My first taste of yoga happened in 1996 and I have been practicing ever since. In 2001 I relocated to the Lake District and it was here that my passion for yoga began to develop rapidly. Under the expert guidance of my teacher, I began to fall in love with this thing called yoga and became hungry to delve deeper into its spiritual side. Unable to keep my enthusiasm at bay, I began to bore anyone who would listen, about the joys and benefits of yoga. I think I was a passionate ambassador for yoga long before I even thought of becoming a teacher, but, I guess, looking back, that was always my destiny. I began attending as many classes and workshops as I could. My strength and flexibility began to develop. Very, very slowly I began to enjoy the seated meditation practice and savasana, as I began to see their magic flowing out into my life. Around this time, I also had my first taste of Ashtanga yoga, a strong, dynamic system of breath-led postures, which further built my strength and body-awareness. I was most definitely hooked.
In 2011 I undertook training to become a qualified children’s yoga teacher and began my journey into teaching. Then, in 2016, I finally plucked up the courage to enrol in a British Wheel of Yoga, Level 4, teacher training course in Manchester. The training was intense, challenging and pushed me way out of my comfort zone. However, my overwhelming desire to share yoga with others, to deepen my knowledge of anatomy, theory and the history and ancient texts of the yoga lineage, made doing the course one of the most exciting and rewarding things I have ever done. My tutors filled me with the confidence to share my love of yoga and enable people of all physical capabilities to develop a sustainable, safe and enjoyable practice.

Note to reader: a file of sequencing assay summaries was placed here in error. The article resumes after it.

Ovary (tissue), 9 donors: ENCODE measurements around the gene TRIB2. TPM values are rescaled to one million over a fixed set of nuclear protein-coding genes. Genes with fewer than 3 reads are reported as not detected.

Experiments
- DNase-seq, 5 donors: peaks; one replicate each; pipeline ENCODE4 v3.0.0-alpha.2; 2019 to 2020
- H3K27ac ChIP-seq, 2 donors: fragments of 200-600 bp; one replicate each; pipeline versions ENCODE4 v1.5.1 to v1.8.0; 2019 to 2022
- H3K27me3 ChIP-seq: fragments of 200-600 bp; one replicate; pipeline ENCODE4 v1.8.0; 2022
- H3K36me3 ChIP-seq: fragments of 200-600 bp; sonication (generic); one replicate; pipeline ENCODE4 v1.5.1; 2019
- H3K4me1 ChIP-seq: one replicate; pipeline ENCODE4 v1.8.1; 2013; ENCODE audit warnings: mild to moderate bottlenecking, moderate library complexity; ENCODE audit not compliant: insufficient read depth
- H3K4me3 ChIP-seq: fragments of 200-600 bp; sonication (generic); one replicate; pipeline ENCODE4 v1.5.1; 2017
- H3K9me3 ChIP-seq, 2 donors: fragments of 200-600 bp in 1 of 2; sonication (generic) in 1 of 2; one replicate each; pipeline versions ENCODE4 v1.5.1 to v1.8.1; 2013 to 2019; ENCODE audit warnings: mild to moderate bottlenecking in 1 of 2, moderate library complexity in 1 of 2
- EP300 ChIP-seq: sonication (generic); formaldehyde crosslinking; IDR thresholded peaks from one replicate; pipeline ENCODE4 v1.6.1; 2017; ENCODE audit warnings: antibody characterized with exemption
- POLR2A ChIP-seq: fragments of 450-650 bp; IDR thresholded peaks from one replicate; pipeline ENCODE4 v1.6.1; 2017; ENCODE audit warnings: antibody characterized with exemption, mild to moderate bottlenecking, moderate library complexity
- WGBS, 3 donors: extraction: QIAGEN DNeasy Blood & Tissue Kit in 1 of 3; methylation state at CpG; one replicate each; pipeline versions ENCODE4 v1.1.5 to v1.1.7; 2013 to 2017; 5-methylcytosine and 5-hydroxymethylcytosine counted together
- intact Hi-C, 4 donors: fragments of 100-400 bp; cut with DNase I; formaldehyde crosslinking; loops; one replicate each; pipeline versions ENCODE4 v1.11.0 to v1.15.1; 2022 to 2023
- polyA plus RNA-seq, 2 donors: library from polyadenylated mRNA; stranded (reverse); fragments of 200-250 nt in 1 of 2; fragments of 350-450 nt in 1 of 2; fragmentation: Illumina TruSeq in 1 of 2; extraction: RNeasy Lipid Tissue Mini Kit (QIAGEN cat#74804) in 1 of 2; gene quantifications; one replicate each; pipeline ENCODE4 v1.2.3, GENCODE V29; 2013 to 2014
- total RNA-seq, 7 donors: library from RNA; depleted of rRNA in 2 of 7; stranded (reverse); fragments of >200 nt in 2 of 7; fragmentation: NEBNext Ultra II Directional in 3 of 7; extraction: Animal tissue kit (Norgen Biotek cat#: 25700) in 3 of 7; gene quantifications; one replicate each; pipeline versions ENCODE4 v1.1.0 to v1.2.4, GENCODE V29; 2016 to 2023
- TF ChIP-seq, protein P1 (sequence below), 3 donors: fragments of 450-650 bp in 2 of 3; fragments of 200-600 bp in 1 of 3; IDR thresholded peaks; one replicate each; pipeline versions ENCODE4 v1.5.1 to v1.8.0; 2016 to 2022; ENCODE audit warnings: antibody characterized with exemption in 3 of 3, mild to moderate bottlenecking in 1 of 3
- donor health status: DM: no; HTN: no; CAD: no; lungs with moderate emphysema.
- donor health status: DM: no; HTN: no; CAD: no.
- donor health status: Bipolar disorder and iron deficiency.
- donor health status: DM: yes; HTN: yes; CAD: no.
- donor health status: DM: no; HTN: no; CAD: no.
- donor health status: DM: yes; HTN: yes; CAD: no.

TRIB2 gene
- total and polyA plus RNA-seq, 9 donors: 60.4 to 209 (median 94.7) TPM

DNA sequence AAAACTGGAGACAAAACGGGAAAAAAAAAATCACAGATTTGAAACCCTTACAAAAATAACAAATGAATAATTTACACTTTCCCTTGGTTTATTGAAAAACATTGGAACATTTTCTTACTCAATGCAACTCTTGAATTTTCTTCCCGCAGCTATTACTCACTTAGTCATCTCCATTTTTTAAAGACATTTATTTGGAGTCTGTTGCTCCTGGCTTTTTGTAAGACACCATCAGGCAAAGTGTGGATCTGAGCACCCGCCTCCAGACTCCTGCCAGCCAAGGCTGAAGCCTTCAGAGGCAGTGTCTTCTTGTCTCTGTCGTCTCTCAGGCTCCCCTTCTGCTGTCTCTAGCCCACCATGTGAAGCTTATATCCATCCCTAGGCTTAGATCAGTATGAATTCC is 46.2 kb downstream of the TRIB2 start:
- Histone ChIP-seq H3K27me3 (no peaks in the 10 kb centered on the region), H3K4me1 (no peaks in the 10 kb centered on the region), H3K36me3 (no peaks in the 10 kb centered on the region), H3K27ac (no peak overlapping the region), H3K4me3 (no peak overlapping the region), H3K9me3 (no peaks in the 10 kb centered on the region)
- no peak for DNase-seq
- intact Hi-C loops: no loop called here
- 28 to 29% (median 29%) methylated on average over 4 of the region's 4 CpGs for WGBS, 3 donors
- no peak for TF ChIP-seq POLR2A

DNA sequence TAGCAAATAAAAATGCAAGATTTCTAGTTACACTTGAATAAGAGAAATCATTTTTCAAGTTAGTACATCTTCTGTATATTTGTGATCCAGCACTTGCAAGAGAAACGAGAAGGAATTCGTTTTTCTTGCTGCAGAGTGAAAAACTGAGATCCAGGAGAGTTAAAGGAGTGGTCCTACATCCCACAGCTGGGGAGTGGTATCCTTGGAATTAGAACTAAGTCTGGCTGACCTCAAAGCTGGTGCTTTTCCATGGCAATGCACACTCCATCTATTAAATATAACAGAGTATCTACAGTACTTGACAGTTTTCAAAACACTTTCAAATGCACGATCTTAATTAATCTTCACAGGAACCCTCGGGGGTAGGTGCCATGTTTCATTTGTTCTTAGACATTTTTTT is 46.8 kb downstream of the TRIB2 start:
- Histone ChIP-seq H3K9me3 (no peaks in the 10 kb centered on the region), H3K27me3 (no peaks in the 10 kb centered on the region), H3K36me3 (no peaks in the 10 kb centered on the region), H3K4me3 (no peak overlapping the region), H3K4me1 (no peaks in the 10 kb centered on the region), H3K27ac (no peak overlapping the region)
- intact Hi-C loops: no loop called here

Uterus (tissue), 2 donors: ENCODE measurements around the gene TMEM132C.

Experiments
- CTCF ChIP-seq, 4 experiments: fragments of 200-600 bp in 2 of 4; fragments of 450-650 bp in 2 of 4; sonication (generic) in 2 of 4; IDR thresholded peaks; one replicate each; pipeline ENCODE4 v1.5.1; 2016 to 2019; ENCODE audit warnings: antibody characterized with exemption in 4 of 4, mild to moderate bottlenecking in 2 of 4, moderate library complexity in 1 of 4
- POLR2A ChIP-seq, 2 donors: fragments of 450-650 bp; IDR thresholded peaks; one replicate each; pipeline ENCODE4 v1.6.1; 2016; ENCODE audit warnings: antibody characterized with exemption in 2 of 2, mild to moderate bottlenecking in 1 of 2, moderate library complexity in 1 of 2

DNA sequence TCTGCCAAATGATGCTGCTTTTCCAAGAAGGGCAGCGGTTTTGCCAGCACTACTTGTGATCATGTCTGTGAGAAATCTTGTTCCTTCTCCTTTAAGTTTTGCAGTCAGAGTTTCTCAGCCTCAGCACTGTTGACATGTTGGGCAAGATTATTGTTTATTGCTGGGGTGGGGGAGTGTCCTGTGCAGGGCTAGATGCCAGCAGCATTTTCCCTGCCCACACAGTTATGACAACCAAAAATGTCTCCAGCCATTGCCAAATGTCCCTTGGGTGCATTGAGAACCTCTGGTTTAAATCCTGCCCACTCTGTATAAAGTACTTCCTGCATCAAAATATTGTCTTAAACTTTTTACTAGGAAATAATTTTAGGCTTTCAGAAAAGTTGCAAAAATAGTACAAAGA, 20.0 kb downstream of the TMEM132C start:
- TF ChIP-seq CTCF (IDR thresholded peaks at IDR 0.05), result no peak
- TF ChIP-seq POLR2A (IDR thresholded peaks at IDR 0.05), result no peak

I think it is safe to say that yoga has become my life. I have an established, daily home practice, study continually, keep abreast of current research in the fields of functional anatomy and approaches to postural work and champion the benefits of meditation wherever I can! My years of studying yoga have transformed my approach to living in countless positive ways, changing my lifestyle, diet and attitudes along the way. I wholeheartedly approach yoga, and life, holistically now.
In 2018 I was floored (literally) by a herniated disc in my back and being unable to teach or practice (or walk) for 6 months turned out to be an enormous opportunity for learning and gratitude. Maintaining a healthy back and strengthening muscles to keep the spine protected has become central to my teaching.
I don’t think it would be overstating things to say that yoga has taught me everything! About myself and life in general. But, most importantly, yoga has taught me that not everything in life is a quick-fix. Some things benefit from a slow, integrated approach. Yoga is a practice for life. I will always be a student, always learning but always sharing.